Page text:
Monthly Market Update- December
Another terrific month for stocks as a fully diversified equity portfolio will have racked up a 3+% gain for the month of November. ‘Don’t Fight the Tape’ and ‘Don’t Fight the Fed’, two market forces discussed in full in prior Monthly Updates, remained fully operative and, as in October, important groups such as semiconductors and banks continued to lead. Indeed, all four major U.S. market averages – the Dow Jones Industrials, the S&P 500, the NASDAQ Composite and the Russell 2000 Small-Cap - made big new all-time highs in the last week of the month. I suppose one can quibble fractionally that the Dow Jones Transportation Average still remains below it September, 2018, high, thereby providing ‘non-confirmation’ for those who espouse the Dow Theory*. But since the Transports were generally in line with the Industrials in November, that’s merely a quibble.
November- A generally positive month for stocks
Unlike in October as well as in several other strongly positive months earlier this year, the ‘internals’ of trading volumes and breadth showed considerable improvement. Perhaps they weren’t perfect but a resolute bear would have to be in total denial not to recognize that stocks are generally acting just great.
Market “Melt Up”
Acting so well in fact that to me this past few months, and most especially the month of November, has seemed like a ‘melt-up’ for stocks, quite reminiscent of the same timeframe in late 2017 when Wall Street was anticipating passage of what became the TCJA (Tax Cuts and Jobs Act). A melt up is a sharp and sudden rise in the price of an asset class. During a market melt up, investors are buying first and thinking later.
The S&P 500 back then rose almost the exact same 11-ish% that it has since early August, 2019. Once the law finally passed in very late December, stocks then rocketed a further 8% to its late January high, before dropping a stunning 12% over the next two weeks. Then with considerable volatility, stocks ended all of 2018 down about 7%.
This is also not a massively different melt-up than the one we experienced in March 2000 (and the last six months of the bull market leading up to it). Admittedly, those numbers were much bigger, nearly twice the size percentage-wise, but back then we had the NASDAQ nearly doubling as it drove the S&P up 25% and today’s NASDAQ, FAANG-y as it might be, is nothing like it was 20 years ago. In fact, I would submit that the ‘melt-up monster’ that was ’99-’00 may not be replicated in my professional (or even perhaps physical) lifetime. It came at the very end of a near-ten-year positive economic cycle, as today’s economic environment may very well prove to be. We all know very well what happened afterwards, the morphing into a very, very serious bear market.
Investing is behavioral
Never mind those unhappy endings to those first two. What do these three (and there have been others of course but these are the most recent) have in common? In my opinion, it’s FOMO – the Fear of Missing Out. It is widely understood that the act of investing money is just as much a behavioral as it is an economic exercise. At the extremes are fear and greed, with of course fear being the more dominant. To paraphrase something well-worn in another context, ‘Hell Hath no Fury……than a Hedge Fund Manager behind his/her Benchmark.’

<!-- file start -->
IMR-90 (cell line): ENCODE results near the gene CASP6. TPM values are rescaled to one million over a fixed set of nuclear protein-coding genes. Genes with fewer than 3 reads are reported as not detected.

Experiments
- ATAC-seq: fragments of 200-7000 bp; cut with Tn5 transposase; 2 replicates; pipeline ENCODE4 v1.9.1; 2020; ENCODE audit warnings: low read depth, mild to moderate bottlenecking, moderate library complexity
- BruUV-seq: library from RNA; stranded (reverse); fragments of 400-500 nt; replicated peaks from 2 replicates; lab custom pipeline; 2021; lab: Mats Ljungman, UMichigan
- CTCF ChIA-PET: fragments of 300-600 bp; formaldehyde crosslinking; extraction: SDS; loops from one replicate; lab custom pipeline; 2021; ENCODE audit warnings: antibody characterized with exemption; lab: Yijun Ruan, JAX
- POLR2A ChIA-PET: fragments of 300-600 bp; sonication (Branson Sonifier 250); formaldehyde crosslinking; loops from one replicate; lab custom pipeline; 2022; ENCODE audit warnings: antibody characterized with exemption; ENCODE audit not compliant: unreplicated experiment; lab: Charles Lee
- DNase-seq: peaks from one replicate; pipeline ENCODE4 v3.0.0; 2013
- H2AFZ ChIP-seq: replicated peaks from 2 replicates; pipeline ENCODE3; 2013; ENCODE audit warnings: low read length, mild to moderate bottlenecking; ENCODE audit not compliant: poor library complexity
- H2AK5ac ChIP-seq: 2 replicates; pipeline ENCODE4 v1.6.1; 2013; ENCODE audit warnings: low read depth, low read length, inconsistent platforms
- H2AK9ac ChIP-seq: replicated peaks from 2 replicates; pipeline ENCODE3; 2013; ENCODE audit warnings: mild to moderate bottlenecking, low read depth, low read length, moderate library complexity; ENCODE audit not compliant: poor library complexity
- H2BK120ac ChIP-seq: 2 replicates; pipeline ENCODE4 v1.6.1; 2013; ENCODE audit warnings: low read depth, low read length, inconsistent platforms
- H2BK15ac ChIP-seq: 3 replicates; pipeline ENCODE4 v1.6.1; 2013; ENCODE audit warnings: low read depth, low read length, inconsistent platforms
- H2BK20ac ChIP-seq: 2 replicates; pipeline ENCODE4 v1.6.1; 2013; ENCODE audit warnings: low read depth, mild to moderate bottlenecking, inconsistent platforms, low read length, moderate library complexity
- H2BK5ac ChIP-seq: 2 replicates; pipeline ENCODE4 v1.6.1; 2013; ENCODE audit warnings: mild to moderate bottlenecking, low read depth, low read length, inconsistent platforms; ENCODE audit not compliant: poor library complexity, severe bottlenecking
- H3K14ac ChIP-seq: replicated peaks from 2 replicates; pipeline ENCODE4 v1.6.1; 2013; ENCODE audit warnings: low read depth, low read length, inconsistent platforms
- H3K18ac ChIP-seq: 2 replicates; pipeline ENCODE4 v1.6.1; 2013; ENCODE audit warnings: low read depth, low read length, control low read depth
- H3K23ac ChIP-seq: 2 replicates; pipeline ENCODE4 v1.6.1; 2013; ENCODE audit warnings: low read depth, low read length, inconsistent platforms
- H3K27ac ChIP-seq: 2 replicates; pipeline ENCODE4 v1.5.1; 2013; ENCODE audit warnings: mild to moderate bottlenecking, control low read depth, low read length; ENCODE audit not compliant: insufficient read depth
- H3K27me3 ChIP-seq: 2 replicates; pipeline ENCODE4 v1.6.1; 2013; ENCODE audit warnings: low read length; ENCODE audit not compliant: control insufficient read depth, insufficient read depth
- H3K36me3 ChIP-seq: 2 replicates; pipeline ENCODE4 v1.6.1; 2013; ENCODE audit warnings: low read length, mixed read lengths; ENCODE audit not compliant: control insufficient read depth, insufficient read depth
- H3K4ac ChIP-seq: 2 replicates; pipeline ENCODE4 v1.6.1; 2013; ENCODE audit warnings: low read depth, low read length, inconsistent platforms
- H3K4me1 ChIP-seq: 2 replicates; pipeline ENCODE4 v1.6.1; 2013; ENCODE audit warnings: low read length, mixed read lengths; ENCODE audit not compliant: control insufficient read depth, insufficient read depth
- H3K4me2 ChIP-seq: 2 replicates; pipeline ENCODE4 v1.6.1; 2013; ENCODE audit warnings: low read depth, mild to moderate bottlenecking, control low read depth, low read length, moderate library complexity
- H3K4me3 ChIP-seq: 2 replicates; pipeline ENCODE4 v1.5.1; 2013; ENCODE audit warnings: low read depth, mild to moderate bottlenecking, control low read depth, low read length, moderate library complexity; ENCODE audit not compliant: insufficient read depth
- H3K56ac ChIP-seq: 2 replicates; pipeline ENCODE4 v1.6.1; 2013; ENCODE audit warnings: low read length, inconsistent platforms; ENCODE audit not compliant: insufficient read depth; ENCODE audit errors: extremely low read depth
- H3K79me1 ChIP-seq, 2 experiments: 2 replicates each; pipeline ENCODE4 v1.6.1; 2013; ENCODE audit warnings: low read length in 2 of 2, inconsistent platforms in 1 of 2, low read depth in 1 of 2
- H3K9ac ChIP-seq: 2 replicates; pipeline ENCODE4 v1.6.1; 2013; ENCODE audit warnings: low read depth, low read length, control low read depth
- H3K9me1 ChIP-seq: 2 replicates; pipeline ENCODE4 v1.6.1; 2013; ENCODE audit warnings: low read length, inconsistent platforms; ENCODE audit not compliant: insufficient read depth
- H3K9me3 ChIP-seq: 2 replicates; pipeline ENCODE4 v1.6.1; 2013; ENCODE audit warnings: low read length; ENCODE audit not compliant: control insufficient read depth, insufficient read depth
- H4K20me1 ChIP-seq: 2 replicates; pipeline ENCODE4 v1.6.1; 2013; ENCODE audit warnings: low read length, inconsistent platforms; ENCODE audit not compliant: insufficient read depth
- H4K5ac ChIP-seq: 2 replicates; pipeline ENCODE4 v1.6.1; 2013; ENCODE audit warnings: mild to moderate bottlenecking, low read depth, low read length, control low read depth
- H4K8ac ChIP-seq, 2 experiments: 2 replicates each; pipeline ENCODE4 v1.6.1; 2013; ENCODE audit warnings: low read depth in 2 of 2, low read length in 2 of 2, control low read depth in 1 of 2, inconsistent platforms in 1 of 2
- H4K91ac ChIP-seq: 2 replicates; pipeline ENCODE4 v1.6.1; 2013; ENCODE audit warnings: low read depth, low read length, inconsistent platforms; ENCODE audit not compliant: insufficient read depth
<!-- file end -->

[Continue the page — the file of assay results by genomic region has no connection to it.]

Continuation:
Allow me to elaborate
I’ve oft referred to high-octane algorithmic traders (the ‘algos’) as driving much/most/often all of the marginal change in stock prices. These are actually a fairly small sub-set of the Hedge Fund industry, which is in the aggregate a catch-all term for those active investors who attempt to ‘beat the market’ by utilizing as many trading strategies as Carter has pills (remember that phrase?). Because of industry-wide success long ago – way, way long ago (back to the early ‘00s) – the ‘hedgies’ have been able to charge massive fees** for managing primarily Big Money, institutional and high-net-worth, investors. They’ve had a terrible run, for nearly ten years, with 2019’s underperformance particularly glaring. Facing the prospect of such massive client asset redemptions that their very investment careers might be in jeopardy, these folks appear to me to have been driving full force into virtually any and every stock with a live ticker symbol, trying to play catch-up with an S&P 500 that, because of their buying frenzy, drives ever and ever higher. Melting Up, if you will.
They are playing in every stock market sandbox, so those volume and breadth internals, as noted above, have roared back, further adding to the fear-driven imperative. Those hedgies who started on the later side, say within the past few weeks, have been likely even more FOMO-affected. This is no trivial matter. When your job, indeed your very essence as a Wall Street-er, is on the line, you leave no trade untried, no stock unbought, and no nickel of available capital unused, even if it’s just to simply stay in place for 2020, with at least some of your clients still on board.
Are fears of a recession impacting buyers?